It's moving season once again. This is the time of year when the military moves the majority of their people, people change jobs, people retire to their dream homes, or move for a host of other reasons. Many will retain their present home as a rental as they move off to another place. This puts many homeowners in their first-ever role as landlords which of course introduces new and unique home insurance considerations and decisions. Your friends here at TriState Insurance (serving VA, MD, and DC) offer this blog post who either currently owns rental property or soon will own rental property and will benefit from our professional advice regarding how to get the best value for rental property insurance throughout VA, MD, and DC.
Insurance for a rental property is different than insurance for a single family primary or secondary home, primarily because a rental is exposed to inherently different risks than a primary residence. For starters, the owner does not reside on the property so does not have an eye on the home on a day-to-day basis. Slip & falls, vandalism and theft are far more likely to occur at a non-owner occupied location versus those where the homeowner is regularly present.
Exposure to frivolous lawsuits is infinitely higher for a rental property versus a primary property. Think of a 3-unit rental property owned by the same landlord for 30 years. If the average tenant stays in a unit for three years, the landlord will have had 30 different tenants pass through his or her property. Compare this headcount to a single family homeowner who occupies one primary location for that same 30 years and you can do the math on the potential for claims. Here are some of the factors that play a role in obtaining insurance for a rental property, and the pricing for that coverage from the insurance carrier's standpoint:
- Year Built & Updates - newer houses will be most favorable, obviously. Older homes with full system updates (roof, electrical, plumbing and heating) completed in the last 20 years are also favorable. Older homes with little to no updates, or incomplete update information, are less attractive.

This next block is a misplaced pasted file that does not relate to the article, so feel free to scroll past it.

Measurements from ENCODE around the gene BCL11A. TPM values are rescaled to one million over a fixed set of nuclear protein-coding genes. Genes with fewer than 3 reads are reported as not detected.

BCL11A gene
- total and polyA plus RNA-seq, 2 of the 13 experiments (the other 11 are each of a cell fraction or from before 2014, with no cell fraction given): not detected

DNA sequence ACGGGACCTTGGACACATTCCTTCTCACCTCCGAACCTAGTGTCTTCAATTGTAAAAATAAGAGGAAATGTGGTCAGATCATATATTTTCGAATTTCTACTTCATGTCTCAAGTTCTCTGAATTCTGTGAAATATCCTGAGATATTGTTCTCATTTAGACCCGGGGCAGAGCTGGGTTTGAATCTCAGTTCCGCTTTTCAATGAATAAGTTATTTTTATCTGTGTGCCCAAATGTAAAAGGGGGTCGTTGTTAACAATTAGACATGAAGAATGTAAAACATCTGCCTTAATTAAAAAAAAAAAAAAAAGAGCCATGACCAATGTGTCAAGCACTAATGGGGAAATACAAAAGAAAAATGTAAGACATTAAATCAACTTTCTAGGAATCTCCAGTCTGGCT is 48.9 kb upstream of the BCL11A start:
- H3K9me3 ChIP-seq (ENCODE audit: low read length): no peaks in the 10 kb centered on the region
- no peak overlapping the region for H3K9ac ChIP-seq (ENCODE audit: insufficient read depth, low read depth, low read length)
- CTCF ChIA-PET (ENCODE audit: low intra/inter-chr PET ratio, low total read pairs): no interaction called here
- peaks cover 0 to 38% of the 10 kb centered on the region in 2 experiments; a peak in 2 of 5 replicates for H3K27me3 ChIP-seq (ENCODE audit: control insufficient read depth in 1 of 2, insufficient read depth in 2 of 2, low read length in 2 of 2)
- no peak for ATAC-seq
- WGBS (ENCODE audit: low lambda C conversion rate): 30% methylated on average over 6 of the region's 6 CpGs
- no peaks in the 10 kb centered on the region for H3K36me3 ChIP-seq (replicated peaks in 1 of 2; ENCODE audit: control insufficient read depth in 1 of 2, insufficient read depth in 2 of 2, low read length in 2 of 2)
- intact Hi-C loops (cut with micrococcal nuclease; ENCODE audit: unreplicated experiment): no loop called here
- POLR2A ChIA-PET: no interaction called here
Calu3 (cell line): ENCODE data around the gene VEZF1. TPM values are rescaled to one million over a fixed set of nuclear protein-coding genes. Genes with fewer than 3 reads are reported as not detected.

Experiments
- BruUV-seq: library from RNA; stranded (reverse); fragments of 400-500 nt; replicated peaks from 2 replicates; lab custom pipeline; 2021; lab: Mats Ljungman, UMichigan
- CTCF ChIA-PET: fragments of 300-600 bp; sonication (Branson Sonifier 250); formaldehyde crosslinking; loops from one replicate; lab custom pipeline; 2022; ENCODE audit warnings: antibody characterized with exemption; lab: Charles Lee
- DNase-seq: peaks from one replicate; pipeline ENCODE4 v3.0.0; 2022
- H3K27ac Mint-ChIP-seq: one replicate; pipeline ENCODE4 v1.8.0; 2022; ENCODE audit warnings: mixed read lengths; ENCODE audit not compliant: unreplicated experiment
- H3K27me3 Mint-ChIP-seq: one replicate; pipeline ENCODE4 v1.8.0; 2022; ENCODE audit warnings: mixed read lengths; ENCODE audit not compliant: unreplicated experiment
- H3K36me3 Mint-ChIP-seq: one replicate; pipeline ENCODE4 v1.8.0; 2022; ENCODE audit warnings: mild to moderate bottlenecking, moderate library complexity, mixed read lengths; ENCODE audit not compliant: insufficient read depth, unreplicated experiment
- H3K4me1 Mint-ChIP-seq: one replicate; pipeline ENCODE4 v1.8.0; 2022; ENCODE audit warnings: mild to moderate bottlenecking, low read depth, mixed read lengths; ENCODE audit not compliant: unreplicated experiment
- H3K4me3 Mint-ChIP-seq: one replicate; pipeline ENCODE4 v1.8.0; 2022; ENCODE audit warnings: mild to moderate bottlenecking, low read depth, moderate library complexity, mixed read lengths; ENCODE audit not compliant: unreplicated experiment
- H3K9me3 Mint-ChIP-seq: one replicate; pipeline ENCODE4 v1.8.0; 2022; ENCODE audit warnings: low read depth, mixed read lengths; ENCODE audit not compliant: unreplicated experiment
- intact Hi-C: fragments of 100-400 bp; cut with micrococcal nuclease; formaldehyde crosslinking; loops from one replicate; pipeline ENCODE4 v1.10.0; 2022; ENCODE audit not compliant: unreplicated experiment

- Claims History - properties with little to no claims in the past six years will be more favorable. Properties and/or owners with frequent or large claims within the past six years will face limited options. The owner's personal claims history on ALL owned properties will be considered in the underwriting process.
- Location - the rental property's city and neighborhood play a factor in pricing. Certain areas of towns, cities and regions have higher crime rates than others, and you can believe that insurance companies do indeed factor in that crime data.
If a rental property checks all the right boxes with respect to those items above, there should be multiple carriers competing to write the insurance. This will results in better coverage and better pricing. If the rental property fails to check all the right boxes there may be a limited number of carriers offering policies, thus the potential for limited coverage at a higher cost.
It is important to work with an independent insurance agent who understands how the rating factors work, as well as the weight each insurance company places on said factors. Call us, you independent insurance professionals here at TriState Insurance to discuss any and all of your insurance concerns and needs.